Humana's recent sale of Concentra, its occupational health and wellness business, shows that the company intends to shift its strategy of integrating healthcare operations with its core insurance offerings, according to Louisville Business First.
Humana acquired Concentra in 2010 for $790 million, the article said. The occupational health and physical therapy company operates 300 standalone medical centers and 245 worksite medical facilities in 38 states. Humana's statement about the sale noted that Concentra treats more than 14 percent of the nation's work-related injuries.
At the time, the purchase fit into a larger strategy of providing low-cost healthcare services to Humana members, said Tom Noland, the company's senior vice president of corporate communications. However, he told Louisville Business First, Humana's integration efforts now target primary care instead of occupational care.
"We expect Humana will continue to invest in other primary care assets, including [medical service organizations], as we continue to expand our integrated care delivery model," Humana CEO Bruce Boussard said in the statement about the sale.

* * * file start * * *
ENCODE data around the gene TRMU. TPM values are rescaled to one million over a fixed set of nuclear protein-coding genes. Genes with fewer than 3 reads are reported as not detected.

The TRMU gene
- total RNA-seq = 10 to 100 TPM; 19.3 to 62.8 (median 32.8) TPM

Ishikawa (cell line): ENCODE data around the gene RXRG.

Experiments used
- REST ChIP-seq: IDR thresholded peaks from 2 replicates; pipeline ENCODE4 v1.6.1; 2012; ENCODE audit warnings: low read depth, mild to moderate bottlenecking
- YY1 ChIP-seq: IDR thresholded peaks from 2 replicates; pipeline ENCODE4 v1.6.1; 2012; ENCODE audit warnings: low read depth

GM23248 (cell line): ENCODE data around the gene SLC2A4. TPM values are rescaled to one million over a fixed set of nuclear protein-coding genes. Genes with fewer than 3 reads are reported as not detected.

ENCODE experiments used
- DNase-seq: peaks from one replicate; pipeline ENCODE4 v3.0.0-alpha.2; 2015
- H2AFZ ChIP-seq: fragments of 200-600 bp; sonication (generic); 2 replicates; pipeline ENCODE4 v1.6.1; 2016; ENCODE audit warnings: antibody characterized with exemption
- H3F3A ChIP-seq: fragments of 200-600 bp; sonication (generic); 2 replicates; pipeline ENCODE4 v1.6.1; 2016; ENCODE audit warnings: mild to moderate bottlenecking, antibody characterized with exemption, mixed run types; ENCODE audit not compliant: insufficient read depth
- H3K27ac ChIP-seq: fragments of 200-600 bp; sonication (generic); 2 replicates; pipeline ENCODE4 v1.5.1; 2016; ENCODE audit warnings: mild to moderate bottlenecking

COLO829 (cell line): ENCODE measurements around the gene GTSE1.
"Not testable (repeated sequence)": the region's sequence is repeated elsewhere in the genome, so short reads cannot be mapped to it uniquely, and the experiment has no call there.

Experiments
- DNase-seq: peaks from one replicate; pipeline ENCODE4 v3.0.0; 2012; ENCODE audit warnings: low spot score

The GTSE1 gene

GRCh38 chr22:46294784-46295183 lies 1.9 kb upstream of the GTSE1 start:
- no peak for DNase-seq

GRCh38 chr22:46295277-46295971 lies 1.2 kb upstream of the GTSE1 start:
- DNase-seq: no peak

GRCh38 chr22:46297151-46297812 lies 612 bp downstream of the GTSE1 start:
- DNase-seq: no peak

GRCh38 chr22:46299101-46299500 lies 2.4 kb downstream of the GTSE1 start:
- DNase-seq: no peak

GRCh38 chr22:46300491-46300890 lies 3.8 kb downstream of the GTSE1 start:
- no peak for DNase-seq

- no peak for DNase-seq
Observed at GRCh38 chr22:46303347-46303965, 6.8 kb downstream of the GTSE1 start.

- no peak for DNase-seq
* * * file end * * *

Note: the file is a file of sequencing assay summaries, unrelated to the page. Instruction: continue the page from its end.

The deal did not come as a surprise. Humana first considered selling Concentra in October 2014, FierceHealthPayer previously reported. The insurer had already sold Concentra's toxicology and clinical laboratory business.
Once Humana named former investment banker Brian Kane as its chief financial officer, the industry expected the move, Leerink Partners Analyst Ana Gupta told the Associated Press. That gave Humana the impetus to consider selling its non-core business assets--and Concentra did not fit with Humana's core Medicare Advantage business, Gupta told the AP.
It's entirely possible that booming Medicare business could make Humana an acquisition target itself, especially among insurers that focus predominantly on employer-sponsored plans and want a piece of the growing Medicare Advantage market.
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